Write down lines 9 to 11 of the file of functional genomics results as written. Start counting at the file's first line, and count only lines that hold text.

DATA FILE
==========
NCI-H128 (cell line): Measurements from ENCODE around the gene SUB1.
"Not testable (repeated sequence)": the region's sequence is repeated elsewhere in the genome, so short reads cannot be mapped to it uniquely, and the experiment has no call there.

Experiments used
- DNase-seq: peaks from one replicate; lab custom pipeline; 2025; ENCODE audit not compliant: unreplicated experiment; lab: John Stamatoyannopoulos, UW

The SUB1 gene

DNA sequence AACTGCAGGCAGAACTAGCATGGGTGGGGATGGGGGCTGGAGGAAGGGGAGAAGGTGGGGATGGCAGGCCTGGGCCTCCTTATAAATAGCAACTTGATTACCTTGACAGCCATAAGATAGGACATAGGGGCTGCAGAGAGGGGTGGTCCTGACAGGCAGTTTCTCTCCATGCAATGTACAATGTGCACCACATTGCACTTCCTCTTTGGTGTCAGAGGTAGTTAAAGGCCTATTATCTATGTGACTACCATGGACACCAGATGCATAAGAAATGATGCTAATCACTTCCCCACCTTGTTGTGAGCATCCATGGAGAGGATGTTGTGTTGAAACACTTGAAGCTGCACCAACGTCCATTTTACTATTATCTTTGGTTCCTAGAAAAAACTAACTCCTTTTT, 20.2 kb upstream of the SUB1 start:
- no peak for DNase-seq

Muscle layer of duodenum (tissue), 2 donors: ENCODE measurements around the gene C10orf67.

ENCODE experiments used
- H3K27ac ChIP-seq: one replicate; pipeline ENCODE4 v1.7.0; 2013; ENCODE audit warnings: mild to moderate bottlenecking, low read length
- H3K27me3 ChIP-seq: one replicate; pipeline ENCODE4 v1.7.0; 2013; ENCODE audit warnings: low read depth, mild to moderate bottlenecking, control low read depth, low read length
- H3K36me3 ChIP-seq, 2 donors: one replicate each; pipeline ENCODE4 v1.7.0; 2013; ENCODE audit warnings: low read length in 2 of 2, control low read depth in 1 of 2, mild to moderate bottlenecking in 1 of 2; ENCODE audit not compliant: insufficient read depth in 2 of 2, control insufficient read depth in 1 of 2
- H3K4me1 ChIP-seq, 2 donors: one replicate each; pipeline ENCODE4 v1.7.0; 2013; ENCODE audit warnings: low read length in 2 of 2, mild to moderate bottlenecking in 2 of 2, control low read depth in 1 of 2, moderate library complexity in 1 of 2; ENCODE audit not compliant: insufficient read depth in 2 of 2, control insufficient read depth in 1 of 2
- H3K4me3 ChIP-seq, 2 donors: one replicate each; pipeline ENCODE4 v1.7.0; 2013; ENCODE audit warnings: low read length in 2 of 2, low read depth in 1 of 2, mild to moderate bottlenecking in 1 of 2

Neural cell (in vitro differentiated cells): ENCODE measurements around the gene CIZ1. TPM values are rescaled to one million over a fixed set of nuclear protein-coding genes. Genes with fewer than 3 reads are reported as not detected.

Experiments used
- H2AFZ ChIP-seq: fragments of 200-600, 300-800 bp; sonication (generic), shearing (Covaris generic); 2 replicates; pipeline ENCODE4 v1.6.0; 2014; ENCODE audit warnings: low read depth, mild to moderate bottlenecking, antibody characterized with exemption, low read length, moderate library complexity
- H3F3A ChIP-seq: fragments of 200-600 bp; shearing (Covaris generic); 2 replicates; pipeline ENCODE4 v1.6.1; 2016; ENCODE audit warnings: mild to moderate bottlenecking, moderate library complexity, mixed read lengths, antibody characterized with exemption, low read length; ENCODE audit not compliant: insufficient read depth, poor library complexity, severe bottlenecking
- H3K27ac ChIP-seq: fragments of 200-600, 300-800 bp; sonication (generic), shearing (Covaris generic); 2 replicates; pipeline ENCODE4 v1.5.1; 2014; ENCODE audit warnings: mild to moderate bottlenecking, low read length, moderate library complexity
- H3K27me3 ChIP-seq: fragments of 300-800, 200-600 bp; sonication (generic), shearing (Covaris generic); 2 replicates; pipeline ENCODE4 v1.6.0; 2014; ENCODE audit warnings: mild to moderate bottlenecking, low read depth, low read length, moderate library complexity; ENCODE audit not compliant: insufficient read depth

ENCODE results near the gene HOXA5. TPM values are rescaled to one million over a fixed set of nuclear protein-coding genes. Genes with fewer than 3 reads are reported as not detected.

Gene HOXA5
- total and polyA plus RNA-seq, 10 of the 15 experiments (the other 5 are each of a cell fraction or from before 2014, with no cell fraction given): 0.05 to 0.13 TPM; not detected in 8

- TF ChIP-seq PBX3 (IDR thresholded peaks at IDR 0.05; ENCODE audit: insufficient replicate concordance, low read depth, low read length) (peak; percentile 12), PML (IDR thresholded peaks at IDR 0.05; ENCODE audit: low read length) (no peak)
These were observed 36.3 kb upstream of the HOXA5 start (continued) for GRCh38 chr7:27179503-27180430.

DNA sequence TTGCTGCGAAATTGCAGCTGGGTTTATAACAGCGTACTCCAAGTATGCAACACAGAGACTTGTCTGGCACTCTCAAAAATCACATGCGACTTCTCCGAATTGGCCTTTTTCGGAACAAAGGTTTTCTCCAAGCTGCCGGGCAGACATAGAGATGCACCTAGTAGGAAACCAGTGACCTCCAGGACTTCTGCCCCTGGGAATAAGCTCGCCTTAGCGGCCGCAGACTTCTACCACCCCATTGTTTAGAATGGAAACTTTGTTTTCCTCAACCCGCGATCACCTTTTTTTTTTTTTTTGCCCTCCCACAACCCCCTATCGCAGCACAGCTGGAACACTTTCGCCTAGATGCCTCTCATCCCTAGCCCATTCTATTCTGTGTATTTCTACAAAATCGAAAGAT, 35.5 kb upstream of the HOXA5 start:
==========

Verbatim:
ENCODE experiments used
- H3K27ac ChIP-seq: one replicate; pipeline ENCODE4 v1.7.0; 2013; ENCODE audit warnings: mild to moderate bottlenecking, low read length
- H3K27me3 ChIP-seq: one replicate; pipeline ENCODE4 v1.7.0; 2013; ENCODE audit warnings: low read depth, mild to moderate bottlenecking, control low read depth, low read length